- #1

Avatrin

- 245

- 6

Proposition: [itex]p(x)[/itex] is irreducible iff [itex]p(x+b)[/itex] is irreducible.

In the algebraic closure of F, [itex]p(x)[/itex] can be written as product of linear factors:

[itex]p(x) = \prod_{i \in I} (x-x_i) \textrm{ where } x_i \in F' \textrm{ for all }i[/itex]

That means [itex]p(x+b) = \prod_{i \in I} (x+b-x_i)[/itex]

So, the roots of [itex]p(x+b)[/itex] are [itex]-b+x_i[/itex] for [itex]i \in I[/itex] , and since [itex]b[/itex] is in the field, these are in the field if [itex]x_i[/itex] are in the field. Since b can be negative, this proof works both ways.

If [itex]p(x)[/itex] is irreducible, one of the linear factors will have an [itex]x_i[/itex] that is not in the field. Therefore, [itex]x_i-b[/itex] will not be in the field either. Thus, [itex]p(x+b)[/itex] is irreducible if [itex]p(x)[/itex] is irreducible.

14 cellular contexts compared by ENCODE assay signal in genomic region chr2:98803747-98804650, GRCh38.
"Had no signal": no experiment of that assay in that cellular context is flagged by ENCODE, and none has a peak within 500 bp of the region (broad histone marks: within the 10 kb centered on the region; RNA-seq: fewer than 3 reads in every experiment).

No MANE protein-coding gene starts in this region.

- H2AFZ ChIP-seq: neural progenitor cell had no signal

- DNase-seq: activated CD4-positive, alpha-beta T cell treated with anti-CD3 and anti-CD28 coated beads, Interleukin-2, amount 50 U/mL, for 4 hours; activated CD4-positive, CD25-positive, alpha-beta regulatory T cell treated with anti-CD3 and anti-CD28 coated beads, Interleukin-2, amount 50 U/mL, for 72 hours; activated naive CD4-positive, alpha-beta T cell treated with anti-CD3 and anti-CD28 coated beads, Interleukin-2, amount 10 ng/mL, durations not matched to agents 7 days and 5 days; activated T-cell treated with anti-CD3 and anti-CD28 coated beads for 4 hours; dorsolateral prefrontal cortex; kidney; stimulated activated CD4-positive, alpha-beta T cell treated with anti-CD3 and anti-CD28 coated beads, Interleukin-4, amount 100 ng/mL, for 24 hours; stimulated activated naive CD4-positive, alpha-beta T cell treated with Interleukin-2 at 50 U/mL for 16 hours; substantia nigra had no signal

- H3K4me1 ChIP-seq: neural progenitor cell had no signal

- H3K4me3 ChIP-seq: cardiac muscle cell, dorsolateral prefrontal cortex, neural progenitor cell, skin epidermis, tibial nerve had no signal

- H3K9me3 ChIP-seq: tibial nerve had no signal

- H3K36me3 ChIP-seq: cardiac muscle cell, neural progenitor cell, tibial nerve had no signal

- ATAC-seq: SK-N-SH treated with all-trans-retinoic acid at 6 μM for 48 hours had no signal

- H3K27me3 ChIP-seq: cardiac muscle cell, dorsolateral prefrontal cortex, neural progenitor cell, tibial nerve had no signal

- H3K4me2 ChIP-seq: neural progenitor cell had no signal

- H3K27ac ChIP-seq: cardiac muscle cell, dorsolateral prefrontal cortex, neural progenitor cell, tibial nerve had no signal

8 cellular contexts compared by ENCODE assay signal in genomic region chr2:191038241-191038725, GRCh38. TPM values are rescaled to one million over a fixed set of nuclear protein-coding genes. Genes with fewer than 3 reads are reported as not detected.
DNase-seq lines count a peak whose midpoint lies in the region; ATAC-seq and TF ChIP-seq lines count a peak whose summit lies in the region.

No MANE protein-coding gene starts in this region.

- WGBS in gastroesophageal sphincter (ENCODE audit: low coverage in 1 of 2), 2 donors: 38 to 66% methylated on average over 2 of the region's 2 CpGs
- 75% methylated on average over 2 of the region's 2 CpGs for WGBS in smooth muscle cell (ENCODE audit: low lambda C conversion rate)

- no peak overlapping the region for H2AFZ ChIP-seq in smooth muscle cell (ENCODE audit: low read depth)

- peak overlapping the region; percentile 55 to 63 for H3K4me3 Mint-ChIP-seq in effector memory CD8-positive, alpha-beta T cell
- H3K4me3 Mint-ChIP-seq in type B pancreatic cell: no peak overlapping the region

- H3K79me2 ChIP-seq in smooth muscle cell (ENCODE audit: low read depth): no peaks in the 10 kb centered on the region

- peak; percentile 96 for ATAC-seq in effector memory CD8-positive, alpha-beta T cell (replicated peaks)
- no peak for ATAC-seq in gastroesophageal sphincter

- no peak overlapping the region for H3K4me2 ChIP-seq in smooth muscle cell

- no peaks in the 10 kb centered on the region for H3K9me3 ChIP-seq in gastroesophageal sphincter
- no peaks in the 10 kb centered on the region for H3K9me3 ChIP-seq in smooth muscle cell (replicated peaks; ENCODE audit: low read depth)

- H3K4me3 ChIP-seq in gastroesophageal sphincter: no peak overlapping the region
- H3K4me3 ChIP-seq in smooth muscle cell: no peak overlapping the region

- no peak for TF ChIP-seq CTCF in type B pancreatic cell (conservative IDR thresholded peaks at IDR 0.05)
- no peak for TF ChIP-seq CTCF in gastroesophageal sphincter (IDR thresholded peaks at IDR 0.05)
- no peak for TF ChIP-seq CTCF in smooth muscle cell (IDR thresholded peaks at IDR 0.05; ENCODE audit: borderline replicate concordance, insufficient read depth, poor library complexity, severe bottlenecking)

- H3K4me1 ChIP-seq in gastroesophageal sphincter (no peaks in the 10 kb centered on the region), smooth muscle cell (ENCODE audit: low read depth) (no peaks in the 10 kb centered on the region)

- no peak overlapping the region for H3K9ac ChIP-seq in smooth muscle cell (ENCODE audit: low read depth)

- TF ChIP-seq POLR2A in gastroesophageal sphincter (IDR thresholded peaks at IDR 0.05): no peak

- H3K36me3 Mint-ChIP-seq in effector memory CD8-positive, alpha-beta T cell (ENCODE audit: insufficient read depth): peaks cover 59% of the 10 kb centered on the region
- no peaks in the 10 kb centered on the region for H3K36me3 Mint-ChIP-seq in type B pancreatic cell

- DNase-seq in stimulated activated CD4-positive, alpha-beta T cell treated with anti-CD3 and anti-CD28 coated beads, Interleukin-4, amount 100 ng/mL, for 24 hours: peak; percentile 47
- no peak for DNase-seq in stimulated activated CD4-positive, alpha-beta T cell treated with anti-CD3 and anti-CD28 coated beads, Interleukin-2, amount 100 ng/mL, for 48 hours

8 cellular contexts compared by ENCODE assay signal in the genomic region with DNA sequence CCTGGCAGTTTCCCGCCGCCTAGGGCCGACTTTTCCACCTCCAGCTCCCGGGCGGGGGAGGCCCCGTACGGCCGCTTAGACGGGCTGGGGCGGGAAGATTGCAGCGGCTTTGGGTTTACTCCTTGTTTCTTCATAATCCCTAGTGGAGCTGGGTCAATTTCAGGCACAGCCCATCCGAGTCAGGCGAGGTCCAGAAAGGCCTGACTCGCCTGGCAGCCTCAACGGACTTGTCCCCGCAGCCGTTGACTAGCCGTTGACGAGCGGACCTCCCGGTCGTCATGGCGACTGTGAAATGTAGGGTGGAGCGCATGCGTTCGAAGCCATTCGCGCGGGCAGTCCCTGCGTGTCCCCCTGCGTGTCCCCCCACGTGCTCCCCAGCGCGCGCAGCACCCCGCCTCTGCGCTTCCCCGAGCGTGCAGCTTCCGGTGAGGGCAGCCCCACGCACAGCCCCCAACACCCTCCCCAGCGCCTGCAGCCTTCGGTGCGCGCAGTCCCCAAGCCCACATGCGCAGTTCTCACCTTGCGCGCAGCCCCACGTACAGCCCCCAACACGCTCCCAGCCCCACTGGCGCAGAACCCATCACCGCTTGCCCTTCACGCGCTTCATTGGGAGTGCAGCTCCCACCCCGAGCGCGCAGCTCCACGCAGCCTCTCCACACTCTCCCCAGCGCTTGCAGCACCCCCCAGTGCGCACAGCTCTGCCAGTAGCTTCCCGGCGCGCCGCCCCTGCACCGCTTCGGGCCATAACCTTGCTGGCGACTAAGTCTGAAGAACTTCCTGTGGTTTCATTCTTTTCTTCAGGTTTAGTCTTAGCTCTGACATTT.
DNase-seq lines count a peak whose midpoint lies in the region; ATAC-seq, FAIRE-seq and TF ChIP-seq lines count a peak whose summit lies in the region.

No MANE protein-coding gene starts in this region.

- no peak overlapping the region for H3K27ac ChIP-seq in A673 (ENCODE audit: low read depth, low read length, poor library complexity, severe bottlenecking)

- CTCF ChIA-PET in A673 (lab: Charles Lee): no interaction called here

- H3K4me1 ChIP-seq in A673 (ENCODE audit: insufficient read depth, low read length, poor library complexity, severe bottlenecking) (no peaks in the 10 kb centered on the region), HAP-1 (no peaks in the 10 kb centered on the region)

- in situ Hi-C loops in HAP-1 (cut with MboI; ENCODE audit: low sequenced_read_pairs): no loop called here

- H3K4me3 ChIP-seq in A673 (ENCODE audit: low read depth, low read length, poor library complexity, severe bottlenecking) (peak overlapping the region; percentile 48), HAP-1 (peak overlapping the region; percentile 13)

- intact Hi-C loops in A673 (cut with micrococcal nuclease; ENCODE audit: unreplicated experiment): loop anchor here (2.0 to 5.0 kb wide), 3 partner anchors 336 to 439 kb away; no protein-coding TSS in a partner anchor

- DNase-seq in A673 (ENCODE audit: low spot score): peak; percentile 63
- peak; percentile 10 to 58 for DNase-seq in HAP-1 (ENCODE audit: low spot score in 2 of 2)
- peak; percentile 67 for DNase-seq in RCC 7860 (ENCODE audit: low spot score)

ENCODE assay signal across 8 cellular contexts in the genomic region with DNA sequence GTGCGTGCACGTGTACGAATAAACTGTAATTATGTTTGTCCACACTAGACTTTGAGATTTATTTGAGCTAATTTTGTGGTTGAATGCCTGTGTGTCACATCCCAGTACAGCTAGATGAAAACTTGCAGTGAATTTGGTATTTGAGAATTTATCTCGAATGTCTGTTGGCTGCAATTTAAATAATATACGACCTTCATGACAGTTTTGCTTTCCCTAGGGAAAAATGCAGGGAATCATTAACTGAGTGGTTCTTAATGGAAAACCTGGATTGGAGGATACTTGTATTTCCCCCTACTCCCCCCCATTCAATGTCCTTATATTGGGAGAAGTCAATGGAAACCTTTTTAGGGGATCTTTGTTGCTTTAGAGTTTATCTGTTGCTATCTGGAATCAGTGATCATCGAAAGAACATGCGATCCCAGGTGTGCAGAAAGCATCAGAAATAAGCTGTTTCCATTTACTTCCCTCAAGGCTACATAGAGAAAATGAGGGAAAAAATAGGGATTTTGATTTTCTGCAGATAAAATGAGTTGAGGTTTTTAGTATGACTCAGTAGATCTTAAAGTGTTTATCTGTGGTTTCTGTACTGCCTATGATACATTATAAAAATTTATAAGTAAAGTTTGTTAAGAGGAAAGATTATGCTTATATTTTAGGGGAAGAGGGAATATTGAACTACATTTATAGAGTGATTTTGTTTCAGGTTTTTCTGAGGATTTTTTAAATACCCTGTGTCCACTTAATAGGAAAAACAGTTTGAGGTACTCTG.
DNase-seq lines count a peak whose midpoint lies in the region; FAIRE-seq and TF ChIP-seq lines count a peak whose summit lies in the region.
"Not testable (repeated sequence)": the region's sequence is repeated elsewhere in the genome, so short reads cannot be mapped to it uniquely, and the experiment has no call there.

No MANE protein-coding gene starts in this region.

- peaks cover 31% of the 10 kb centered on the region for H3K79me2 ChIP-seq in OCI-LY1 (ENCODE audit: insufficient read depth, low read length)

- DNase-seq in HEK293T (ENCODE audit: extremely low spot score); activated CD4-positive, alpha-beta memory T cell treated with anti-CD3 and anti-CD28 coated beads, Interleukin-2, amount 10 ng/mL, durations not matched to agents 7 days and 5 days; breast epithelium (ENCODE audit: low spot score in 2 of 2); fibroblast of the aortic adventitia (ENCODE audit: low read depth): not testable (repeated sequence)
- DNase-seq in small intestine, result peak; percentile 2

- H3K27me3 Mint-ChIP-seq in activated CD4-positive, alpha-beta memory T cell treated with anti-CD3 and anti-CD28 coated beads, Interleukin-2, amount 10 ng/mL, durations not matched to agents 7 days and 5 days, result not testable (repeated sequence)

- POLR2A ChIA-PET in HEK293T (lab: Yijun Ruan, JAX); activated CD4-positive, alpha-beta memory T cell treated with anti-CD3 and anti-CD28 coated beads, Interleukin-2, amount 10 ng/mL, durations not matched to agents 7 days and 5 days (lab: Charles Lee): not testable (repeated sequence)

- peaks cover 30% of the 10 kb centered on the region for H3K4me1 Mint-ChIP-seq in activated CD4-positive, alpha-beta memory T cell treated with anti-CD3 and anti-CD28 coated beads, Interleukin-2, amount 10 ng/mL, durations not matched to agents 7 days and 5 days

Proposition: [itex]p(x)[/itex] is irreducible iff [itex]p(ax)[/itex] is irreducible.

[itex]p(x) = \prod_{i = 0}^n (x-x_i)[/itex]

That means [itex]p(ax) = \prod_{i = 0}^n (ax-x_i) = a^{n+1}\prod_{i = 0}^n \left(x-\dfrac{x_i}{a}\right)[/itex] . So, the roots of [itex]p(ax)[/itex] are [itex]\dfrac{x_i}{a}[/itex] for [itex]i \in I[/itex] . If one of these [itex]x_i[/itex] 's is not in the field, neither is [itex]\dfrac{x_i}{a}[/itex] . Again, this proof works both ways since fields contain multiplicative inverses.

The idea that [itex]p(x)[/itex] is only irreducible if [itex]p(ax + b)[/itex] is irreducible is a consequence of these two propositions.